Shipments of PCs to the saturated U.S. market may be declining somewhat, but the EMEA region (Europe, Middle East, Africa) gave the worldwide PC market a big boost in the third quarter, according to figures released Wednesday by IDC.
PC shipments grew 15.5 percent worldwide in the past quarter. Growth in the EMEA regions, led by Hewlett-Packard and Acer, was paced by a strong demand for notebooks and back-to-school promotions, leading to the best growth rates in the region in the past two years.
"The issue is that it continues to be notebooks that are driving strong growth for the overall market. It's happening on the consumer and enterprise sides," said Bob O'Donnell, IDC vice president for clients and displays. "Consumers increasingly are voting for notebooks."
HP continued to stretch its lead over rival Dell as the No. 1 PC maker in the world. HP's slice of the global PC vendor pie now stands at 19.6 percent, keeping Dell in second place with 15.2 percent. It was exactly a year ago when HP toppled Dell as the top dog of the PC world. Since then, HP's growth has continued apace, while Dell has struggled. But the Round Rock, Texas, PC maker appears to be turning things around.
For one, Dell, which is overrepresented in sales to U.S. customers, is starting to spread its business to a variety of geographic regions, something CEO Michael Dell acknowledged at an investor conference earlier this year.
"Now they're starting to reap some benefits," said O'Donnell. "Call it a turnaround or call it a readjustment, but they're starting to get their ships in order and get things back on track. But they still have a ways to go."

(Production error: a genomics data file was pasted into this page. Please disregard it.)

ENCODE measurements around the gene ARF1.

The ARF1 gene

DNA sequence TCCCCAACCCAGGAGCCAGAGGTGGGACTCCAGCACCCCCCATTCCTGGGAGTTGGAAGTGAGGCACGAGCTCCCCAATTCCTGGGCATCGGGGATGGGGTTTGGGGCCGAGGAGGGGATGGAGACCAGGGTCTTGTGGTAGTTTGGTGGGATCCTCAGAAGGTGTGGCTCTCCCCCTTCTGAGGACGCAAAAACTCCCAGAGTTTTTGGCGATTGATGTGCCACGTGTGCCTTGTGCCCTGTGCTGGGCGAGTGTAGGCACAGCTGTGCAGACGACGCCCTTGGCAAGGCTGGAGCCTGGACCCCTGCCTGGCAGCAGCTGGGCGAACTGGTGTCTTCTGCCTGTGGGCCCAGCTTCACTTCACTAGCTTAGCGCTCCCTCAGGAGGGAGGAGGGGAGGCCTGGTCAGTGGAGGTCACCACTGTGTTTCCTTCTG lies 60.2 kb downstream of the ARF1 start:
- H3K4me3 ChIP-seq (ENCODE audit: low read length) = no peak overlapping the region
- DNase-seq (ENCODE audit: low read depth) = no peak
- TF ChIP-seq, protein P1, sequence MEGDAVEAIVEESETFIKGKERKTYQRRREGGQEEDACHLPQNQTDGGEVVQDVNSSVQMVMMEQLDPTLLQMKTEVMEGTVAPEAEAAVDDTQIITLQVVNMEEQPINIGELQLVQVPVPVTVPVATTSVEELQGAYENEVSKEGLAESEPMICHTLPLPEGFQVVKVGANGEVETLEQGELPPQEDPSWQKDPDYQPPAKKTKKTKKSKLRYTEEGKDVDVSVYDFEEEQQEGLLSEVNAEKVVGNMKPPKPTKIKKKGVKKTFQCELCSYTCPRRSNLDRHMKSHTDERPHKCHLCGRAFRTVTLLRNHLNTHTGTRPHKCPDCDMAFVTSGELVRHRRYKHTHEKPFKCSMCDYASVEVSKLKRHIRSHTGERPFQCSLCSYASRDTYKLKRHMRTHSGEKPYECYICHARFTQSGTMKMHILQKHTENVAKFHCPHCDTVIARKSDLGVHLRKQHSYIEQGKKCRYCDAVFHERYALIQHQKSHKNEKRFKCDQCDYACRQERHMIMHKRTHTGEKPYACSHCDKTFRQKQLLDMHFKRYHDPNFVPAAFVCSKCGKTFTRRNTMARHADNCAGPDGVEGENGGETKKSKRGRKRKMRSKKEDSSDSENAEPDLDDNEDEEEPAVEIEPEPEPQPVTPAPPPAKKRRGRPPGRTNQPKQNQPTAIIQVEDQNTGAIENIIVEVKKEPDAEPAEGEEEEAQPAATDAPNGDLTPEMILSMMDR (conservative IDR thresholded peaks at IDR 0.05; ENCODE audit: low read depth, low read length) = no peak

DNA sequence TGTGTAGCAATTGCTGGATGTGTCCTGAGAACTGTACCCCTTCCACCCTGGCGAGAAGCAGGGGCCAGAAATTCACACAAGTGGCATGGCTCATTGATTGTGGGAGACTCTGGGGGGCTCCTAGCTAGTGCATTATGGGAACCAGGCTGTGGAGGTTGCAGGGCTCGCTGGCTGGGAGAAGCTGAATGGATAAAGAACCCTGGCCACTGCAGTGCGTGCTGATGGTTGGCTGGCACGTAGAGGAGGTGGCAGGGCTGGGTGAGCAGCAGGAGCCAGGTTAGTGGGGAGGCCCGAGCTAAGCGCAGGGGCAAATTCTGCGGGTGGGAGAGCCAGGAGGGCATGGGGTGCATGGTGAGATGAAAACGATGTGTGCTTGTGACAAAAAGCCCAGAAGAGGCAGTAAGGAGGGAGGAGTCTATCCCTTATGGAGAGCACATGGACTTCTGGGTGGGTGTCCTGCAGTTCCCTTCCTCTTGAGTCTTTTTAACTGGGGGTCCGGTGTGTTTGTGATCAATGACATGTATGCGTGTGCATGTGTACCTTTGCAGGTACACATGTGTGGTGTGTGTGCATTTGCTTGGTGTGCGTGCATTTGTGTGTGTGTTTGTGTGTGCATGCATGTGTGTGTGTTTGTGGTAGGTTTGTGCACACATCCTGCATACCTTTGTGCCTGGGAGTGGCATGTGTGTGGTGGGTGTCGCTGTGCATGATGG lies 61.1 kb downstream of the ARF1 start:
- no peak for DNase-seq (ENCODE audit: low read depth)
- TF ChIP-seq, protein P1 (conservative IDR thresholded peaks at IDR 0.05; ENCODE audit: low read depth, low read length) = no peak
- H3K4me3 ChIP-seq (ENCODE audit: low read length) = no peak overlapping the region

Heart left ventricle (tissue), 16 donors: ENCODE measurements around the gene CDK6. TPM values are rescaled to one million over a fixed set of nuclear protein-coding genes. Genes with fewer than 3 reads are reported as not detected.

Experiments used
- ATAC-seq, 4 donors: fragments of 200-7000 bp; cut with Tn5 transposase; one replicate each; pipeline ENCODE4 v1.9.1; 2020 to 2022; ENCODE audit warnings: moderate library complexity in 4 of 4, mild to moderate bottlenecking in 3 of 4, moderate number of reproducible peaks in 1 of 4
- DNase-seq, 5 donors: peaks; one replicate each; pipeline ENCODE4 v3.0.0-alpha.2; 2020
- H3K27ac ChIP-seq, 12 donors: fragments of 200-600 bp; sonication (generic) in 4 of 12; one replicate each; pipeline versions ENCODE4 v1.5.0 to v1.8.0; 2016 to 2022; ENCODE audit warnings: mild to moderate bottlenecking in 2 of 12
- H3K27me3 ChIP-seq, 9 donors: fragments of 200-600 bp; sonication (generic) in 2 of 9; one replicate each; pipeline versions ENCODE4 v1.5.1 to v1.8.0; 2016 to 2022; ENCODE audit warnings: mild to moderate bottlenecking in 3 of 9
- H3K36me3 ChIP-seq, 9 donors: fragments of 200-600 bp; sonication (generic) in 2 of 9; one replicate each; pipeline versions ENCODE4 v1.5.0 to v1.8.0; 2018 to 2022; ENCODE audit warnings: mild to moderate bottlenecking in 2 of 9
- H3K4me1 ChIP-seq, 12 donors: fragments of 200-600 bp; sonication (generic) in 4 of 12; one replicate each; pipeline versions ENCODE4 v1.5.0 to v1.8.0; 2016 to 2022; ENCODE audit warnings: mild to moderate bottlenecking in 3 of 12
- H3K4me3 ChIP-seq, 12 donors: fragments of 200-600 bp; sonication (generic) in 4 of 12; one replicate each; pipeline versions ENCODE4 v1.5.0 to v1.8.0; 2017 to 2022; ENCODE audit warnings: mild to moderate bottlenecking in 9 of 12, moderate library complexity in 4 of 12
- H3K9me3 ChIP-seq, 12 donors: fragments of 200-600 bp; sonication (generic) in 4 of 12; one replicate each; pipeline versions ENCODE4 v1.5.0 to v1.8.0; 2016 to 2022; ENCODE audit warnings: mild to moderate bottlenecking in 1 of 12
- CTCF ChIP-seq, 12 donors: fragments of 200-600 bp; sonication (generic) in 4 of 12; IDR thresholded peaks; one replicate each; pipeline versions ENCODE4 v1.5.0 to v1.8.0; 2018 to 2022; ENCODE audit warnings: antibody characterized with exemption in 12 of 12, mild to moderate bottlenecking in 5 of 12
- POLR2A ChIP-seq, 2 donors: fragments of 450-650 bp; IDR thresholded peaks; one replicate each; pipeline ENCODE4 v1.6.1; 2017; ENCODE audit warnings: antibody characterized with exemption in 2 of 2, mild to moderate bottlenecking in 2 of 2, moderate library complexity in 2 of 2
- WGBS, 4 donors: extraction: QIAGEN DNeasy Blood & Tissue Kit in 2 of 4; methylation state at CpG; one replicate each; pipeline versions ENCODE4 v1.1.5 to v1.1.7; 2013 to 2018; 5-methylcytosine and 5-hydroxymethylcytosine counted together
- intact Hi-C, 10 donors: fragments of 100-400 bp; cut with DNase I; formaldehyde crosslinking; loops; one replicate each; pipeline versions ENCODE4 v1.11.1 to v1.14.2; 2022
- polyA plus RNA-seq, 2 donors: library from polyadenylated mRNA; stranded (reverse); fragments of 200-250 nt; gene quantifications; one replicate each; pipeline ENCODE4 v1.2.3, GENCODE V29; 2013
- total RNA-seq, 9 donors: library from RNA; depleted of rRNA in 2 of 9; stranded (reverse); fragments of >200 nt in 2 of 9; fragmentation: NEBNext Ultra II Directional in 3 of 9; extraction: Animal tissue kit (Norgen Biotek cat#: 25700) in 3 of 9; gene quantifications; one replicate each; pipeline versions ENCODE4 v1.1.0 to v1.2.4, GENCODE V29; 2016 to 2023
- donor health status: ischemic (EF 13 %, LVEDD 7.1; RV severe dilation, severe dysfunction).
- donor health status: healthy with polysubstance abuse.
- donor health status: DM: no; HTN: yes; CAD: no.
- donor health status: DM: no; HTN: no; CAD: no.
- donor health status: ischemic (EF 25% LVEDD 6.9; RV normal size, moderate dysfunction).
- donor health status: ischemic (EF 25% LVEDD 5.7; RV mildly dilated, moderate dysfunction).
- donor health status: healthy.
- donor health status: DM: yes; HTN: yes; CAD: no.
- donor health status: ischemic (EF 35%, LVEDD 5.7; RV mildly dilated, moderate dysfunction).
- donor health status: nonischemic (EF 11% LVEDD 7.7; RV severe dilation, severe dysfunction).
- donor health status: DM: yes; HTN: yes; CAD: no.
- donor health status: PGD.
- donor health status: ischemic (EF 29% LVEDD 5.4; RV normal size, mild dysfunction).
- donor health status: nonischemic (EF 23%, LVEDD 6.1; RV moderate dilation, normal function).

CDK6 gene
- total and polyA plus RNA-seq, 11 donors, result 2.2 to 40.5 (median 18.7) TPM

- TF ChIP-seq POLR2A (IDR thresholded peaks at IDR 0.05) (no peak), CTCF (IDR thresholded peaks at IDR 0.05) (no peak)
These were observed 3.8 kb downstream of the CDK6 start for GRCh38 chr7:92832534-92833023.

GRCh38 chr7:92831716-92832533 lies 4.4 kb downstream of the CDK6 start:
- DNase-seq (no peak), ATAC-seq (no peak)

Case in point: Though Dell made some good gains in shipment volume growth in the past year, it was the only of the top five PC vendors to lose worldwide market share from a year ago. After HP and Dell, IDC says the top vendors are Lenovo (8.2 percent), Acer (8.1 percent) and Toshiba (4.4 percent). Rival analyst firm Gartner places Acer (8.1 percent) slightly ahead of Lenovo (8.0 percent) in its rankings.
Acer had made some monstrous gains in quarters past, and though the third quarter was still very healthy--with an industry-leading 60 percent growth in shipments over the last year--its rate of growth shows signs of slowing.
"The volume was down sequentially for Acer. That signifies that they've hit a bit of a wall in terms of U.S. growth," said O'Donnell. "A lot people thought that would happen. It's a different animal in the U.S. where (success is determined by) retail shelf space."
So while Acer continues to grow, nobody in any industry can keep up that type of pace. The addition of Gateway and Packard Bell to its arsenal should provide more opportunities to grow, but the impact of the two acquisitions likely won't be felt for several quarters, O'Donnell said.
Here in the U.S., overall PC shipments grew a scant 5.2 percent since the same quarter last year. Desktop shipments continued to decline, and while notebook shipments did grow, they didn't quite match last quarter's numbers, said IDC.
Dell maintained its lead in the U.S., but HP continues to lurk closely behind. Dell's U.S. share is 28 percent, followed by HP with 24.3, Apple with 6.3, Toshiba with 5.2 and Gateway with 4.8 percent. Gartner's data ranks the vendors the same, but gives Apple an 8.1 percent share and also bumps Gateway up slightly to 5.2 percent.